Sample Financials

Current Financial Position
We have built up about $75,000 in savings (including a small inheritance from our grandfather) between us, along with about $50,000 worth of vehicles and equipment. We just finished paying off school loans and have no other debt. Our credit scores are excellent. Our parents are willing to give us a $50,000 unsecured loan at 0% interest to help us get started.

Farm Purchase
For the purchase of the farm property, we plan to use $50,000 of our $75,000 in savings and the $50,000 that our parents have agreed to lend us at 0% interest. The $150,000 balance of the purchase price will be financed through a first mortgage with a 20 year payment term. To be safe we have fixed the interest rate at 5% for this 20 year term.

We will keep the remaining $25,000 in savings for start-up costs and minor repair costs to the barn. Since the CSA members prepay for their CSA shares we do not expect to have any additional borrowing needs, unless we have a major breakdown of their equipment.

Financial Analysis
In support of this business plan and attached below are two items:

  • Financial Statements – Included is a historical financial statement that shows equity of $125,000 that will be invested into this new venture. The second financial shows our equity position after the purchase. While our net worth remains at $125,000, our leverage increases dramatically to 38%. The third financial statement shows us at the end of the first year. While we expect to make a profit in the first year, this profit will not be adequate to service debt, meet living needs and pay for some equipment replacements. This financial statement is considered our “worst case” financial position and shows our net worth decline to $104,500 and net worth position fall to 35%.
  • Projected Earnings – We have provided a three year projection of our business. Included also are notes for nine items on this projection. This projection shows rapidly growing total income and net farm income. While we expect a cash flow shortfall in year one, we anticipate a slight excess of $2,000 in year two, which will grow to $27,000 in year three as the CSA grows.

Capital Spending
In addition to the farm purchase we have budgeted $10,000 annually for capital replacements. However, other than barn improvements, which will be primarily “sweat equity” and modest out of pocket costs, we do not have any specific capital purchases as our equipment, while old is well maintained and in good condition.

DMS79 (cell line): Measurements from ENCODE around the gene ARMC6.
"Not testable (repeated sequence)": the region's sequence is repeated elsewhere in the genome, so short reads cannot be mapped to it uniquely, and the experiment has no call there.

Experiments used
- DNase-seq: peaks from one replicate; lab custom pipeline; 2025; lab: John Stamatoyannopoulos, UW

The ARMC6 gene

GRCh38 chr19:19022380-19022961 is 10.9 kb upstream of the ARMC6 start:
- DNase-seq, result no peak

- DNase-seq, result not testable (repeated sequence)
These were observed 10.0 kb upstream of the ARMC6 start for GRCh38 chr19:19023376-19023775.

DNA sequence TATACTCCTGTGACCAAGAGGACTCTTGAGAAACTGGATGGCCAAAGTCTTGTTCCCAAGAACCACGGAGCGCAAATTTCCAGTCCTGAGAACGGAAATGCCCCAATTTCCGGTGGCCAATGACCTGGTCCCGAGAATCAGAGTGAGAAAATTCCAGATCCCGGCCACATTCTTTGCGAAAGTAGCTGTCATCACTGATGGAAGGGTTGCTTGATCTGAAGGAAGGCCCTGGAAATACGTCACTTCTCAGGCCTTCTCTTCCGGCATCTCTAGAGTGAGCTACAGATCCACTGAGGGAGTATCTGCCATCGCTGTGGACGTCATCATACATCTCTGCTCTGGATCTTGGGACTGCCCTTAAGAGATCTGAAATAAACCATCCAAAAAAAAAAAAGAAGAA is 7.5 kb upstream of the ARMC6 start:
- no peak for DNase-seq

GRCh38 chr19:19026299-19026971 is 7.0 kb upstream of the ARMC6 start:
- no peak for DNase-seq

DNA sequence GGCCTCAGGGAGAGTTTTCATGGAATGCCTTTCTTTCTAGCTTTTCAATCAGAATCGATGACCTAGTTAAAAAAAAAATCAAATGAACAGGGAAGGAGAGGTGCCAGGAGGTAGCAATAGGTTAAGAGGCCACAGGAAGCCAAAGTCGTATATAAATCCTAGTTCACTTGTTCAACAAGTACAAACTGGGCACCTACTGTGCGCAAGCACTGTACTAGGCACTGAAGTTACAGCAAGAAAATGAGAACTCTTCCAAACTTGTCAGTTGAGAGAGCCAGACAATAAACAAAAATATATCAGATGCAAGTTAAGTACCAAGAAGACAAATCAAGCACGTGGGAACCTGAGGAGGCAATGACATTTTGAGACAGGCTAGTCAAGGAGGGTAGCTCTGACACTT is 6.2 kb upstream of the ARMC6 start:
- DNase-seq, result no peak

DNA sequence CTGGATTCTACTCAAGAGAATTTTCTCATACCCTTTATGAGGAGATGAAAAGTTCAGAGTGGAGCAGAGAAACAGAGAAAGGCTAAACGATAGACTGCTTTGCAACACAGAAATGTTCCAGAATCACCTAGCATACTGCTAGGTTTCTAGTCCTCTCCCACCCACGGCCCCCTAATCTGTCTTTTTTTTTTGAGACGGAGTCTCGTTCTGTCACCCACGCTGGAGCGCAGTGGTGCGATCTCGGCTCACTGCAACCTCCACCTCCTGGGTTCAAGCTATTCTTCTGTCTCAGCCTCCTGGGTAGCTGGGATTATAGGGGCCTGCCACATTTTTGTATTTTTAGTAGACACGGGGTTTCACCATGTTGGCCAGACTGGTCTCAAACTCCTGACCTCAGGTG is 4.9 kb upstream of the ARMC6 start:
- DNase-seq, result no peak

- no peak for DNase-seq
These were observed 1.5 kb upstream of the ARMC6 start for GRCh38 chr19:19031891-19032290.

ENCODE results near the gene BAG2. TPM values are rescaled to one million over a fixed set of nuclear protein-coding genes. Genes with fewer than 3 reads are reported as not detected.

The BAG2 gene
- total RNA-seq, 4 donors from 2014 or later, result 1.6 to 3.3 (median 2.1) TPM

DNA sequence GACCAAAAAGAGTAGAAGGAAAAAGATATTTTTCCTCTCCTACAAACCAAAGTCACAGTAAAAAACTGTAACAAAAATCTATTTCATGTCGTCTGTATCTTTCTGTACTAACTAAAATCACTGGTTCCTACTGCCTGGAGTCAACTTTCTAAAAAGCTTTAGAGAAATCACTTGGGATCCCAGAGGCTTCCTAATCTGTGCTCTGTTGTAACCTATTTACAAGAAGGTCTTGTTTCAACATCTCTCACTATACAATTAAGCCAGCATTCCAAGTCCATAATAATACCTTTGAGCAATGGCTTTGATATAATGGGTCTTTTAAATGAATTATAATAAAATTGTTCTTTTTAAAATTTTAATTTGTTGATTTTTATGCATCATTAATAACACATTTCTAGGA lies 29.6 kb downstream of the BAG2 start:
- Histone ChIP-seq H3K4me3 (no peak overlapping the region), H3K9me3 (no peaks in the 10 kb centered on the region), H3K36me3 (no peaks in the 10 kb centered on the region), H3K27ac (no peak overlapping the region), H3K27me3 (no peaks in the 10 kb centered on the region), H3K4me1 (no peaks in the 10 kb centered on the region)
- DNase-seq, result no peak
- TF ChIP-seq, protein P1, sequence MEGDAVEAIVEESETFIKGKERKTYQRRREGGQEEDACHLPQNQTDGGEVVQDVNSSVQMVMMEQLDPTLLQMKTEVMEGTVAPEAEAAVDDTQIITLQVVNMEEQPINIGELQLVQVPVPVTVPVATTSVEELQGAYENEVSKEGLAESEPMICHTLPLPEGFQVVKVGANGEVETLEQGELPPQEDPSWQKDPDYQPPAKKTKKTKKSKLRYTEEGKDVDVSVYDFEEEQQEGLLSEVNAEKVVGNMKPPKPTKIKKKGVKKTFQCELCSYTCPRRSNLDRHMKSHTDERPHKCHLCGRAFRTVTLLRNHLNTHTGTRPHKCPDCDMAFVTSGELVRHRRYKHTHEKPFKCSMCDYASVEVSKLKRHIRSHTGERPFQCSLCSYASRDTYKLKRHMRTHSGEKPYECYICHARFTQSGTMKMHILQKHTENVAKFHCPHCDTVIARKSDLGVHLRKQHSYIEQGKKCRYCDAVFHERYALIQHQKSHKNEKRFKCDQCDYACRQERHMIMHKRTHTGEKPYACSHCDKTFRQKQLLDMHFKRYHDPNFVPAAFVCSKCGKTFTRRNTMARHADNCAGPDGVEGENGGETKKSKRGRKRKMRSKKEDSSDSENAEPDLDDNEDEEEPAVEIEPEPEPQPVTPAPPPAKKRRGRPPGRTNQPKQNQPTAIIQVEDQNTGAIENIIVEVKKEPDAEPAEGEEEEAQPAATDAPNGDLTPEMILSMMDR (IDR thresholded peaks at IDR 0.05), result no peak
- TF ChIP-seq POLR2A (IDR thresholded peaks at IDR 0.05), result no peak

SWOT Analysis
We consider the projected earnings to be close to a “worst case” as we are already approaching our first year estimated CSA membership goal. Also, if we get more CSA members the majority of the revenue from additional CSA members goes directly to the “bottom line” as most operating costs are already covered.

Risk Assessment
Our biggest risk is weather. We will purchase crop insurance, but it will not cover all crops. We are hedging against the weather in that we will have 40 different crops that span the whole season. We also have adverse weather condition language written into the CSA contracts so that our CSA members are aware that we can control crop growing but we can’t control the weather. If certain crops are washed out we will try to make it up on crops that exceed expectations.

Contingency Plan
Our other hedge is our parent’s farm and their “support”. While they have not verbally committed to additional financial help, they have agreed to let Jon continue to live there with no rent cost (he does alot of work on the home farm so this is also reasonable). There are some crops that dad raises that we may be able to buy at cost, which we may be able to use to supplement our CSA offerings, if needed.

Our final hedge is our college educations. Either of us could get at least a part-time job to provide financial support for this effort.

Our “optimistic goal” is to achieve year two results in year one and year three results in year two and anticipate being able to do so.

Back to: Financials